A jeopardized judiciary, trapped between the police and the executive

Is justice independent in Tunisia? Police threats, judges' leniency with law enforcement bodies, the executive power’s stranglehold on the judicial system...inkyfada looks into the issues threatening the independence of the judiciary, a few months following Kaïs Saied's arbitrary dismissal of 57 judges.
Written by | 13 December 2022 | reading-duration 15 minutes

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In February 2022, Kaïs Saied claimed that " certain [judges] are in cahoots with criminals". This is hardly the first time that the judiciary has been targeted by the President. inkyfada's analysis of nearly a year's worth of Kais Saied's speeches revealed that the President's accusations have been primarily directed at judges. They figure in one-third of Kais Saied's allegations.

Since July 25, 2021, the President has taken a series of measures against the judiciary. Following the decision to dissolve the Supreme Judicial Council (CSM), he went on to dismiss 57 judges last June based on a range of charges, varying from corruption to obstruction of justice and even adultery. These measures were perceived, by a number of judges and members of civil society, as a threat to the independence of the judiciary.

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"President Saied's decree has stripped away any remnants of autonomy from the judicial system in Tunisia. Judges should be governed by fair, impartial disciplinary rules that are open to appeal, not by the whims of the executive power," declared Salsabil Chellali, director of Human Rights Watch (HRW) in Tunisia.

" He [the President] wants to mobilize public opinion against judges," said Anas Hmeidi, President of the Association of Tunisian Judges (AMT), in the first episode of "On the brink of Justice", inkyfada's new podcast series.

How is the Tunisian judiciary's independence threatened? And how does it compromise access to a fair trial for litigants?

Police unions' harassment and intimidation practices

In October 2020, Myriam Bribri posted a Facebook status with anti-police hashtags and a video showing a police officer manhandling a citizen. Intimidations followed, the very next day. Police officers called, insulted and threatened to assault her. Others were stationed and waiting for her in the street outside her store. Frightened, she decided to stay with her family in their home. 

She was then urgently summoned to appear in court. After waiting for several hours, she was told that another police officer from another city had accused her of defamation. " I was quite shocked when I read the police statement. A different police officer, a general secretary of some syndicate, is accusing me of having hurt his dignity and even his children with this post, which had nothing to do with him," she recounted.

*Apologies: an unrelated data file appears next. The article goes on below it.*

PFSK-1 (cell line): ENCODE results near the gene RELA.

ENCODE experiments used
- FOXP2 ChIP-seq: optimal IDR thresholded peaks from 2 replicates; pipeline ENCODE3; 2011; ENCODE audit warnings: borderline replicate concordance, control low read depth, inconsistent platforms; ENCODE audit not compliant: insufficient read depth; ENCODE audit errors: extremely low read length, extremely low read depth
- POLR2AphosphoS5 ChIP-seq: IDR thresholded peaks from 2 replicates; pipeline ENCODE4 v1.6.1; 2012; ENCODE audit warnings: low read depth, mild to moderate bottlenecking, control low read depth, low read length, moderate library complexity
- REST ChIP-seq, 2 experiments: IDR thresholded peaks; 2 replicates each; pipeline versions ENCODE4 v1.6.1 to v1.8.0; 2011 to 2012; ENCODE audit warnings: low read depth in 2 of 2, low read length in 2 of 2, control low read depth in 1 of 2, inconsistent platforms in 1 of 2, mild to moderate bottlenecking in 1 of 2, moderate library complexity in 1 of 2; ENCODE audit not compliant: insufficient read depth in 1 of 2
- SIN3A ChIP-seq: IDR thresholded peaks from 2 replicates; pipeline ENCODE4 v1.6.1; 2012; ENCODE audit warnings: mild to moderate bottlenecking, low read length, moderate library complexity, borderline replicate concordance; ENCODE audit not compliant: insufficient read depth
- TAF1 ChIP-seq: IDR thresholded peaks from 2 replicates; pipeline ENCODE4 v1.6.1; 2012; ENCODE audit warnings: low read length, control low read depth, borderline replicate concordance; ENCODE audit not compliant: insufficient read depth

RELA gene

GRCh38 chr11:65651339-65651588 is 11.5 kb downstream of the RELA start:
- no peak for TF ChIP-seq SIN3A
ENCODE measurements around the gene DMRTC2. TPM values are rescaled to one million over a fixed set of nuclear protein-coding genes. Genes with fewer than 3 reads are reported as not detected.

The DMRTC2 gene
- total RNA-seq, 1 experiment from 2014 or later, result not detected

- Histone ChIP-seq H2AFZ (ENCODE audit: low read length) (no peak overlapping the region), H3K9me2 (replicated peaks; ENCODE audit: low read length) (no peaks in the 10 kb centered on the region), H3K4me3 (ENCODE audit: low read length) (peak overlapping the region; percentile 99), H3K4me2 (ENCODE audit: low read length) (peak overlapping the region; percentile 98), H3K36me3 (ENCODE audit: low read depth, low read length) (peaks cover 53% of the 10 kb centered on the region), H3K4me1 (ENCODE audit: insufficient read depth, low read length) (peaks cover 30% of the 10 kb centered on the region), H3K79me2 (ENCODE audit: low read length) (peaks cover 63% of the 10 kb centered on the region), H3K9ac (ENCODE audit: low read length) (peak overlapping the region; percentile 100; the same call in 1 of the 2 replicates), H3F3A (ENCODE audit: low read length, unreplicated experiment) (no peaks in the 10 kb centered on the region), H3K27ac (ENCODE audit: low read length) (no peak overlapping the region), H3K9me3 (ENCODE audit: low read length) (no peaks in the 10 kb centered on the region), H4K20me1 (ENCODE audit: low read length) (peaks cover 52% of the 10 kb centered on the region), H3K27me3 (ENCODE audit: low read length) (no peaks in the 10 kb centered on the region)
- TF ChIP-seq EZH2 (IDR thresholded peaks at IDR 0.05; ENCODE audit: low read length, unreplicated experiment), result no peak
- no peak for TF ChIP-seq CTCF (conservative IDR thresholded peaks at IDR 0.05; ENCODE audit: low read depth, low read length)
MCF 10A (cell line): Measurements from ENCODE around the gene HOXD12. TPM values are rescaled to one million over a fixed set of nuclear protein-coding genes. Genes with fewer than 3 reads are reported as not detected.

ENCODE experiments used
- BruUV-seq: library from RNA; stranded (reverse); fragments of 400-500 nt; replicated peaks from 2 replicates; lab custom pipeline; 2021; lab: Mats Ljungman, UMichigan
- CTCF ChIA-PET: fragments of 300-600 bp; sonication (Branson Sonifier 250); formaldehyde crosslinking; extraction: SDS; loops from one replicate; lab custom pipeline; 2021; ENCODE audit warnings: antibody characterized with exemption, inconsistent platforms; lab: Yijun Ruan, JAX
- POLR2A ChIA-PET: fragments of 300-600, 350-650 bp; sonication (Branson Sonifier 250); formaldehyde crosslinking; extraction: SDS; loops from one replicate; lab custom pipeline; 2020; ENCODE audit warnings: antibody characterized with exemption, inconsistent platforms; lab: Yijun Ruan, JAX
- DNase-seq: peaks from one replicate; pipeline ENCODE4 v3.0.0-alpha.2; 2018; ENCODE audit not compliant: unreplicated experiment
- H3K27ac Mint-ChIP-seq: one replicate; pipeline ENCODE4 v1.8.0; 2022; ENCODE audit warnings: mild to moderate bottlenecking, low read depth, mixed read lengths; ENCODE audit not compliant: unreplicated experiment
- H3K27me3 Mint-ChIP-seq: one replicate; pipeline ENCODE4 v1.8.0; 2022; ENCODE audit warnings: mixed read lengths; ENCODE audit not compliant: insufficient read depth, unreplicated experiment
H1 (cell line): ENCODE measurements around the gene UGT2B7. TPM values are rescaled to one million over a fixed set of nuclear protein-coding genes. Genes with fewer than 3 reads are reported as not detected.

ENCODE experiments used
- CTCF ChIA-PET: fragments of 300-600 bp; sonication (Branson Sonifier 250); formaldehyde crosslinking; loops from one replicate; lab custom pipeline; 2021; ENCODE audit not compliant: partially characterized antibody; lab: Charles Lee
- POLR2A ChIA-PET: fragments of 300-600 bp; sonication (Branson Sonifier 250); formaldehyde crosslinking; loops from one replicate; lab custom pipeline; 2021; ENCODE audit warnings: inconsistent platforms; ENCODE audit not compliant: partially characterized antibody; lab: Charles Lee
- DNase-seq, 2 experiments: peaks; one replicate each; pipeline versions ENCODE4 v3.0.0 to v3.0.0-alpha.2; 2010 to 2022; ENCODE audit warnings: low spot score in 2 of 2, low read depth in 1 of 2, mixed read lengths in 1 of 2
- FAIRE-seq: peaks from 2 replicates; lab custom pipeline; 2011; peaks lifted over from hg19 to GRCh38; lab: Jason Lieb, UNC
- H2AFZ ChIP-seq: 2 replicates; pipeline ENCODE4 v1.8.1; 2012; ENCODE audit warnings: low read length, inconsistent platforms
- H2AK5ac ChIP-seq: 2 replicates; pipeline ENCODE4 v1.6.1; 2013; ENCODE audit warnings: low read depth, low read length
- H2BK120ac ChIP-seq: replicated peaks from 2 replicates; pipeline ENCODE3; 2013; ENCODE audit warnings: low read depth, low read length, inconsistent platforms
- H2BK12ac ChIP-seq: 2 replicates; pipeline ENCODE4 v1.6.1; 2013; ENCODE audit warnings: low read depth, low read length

Forged documents, disregard for procedures... There were plenty of breaches throughout the trial, according to her. " The case file was empty, not a single procedure was documented," revealed the activist.

Threats and intimidations persisted right up to the trial at first instance. " As soon as I was released, a four-day general strike was announced. My name and my photos were posted everywhere," she said. During the appeal, Myriam, for her part, has also tried to put pressure, drawing on the support of civil society.

"It was a purely political trial [...] The judge felt like he was caught between a rock and a hard place," she recalled.

Judges, much like Bribri, have also been facing repeated threats and pressure from law enforcement syndicates in several cases involving the forces of law and order. For example, in 2018, the Court of First Instance of Ben Arous was under siege by police syndicates protesting for the release of their colleagues, who had been accused of torture. These police officers then protested outside the courthouse while carrying their service weapons. The SFDGUI, the union that called for this demonstration, considered these events as a " ploy aimed at souring relations between the judiciary and the security forces".

" This event is evidence that the unions and some police officers are unwilling to collaborate with the judiciary and believe themselves to be above the law," declared Bassem Trifi, current president of the Tunisian League of Human Rights (LTDH), back in 2018.

"There are people who don't understand that we need to transition from a fascist police state to building democratic institutions. There are those who wish to revert back to the old system," confirmed his colleague Béchir Laabidi, Secretary General of the LTDH, in 2020 to inkyfada.

The establishment of police unions would enable " some police officers to go back to their old practices," according to lawyer Anouar Kousri. He explained that some unions were even created with the ulterior motive of allowing the police to preserve their power.

Bassem Trifi believes that judges tend to bury cases of public opinion, especially those involving law enforcement, out of fear. So, judges wouldn't dare hand down judgments or even issue arrest warrants against these police officers, for fear of retaliation.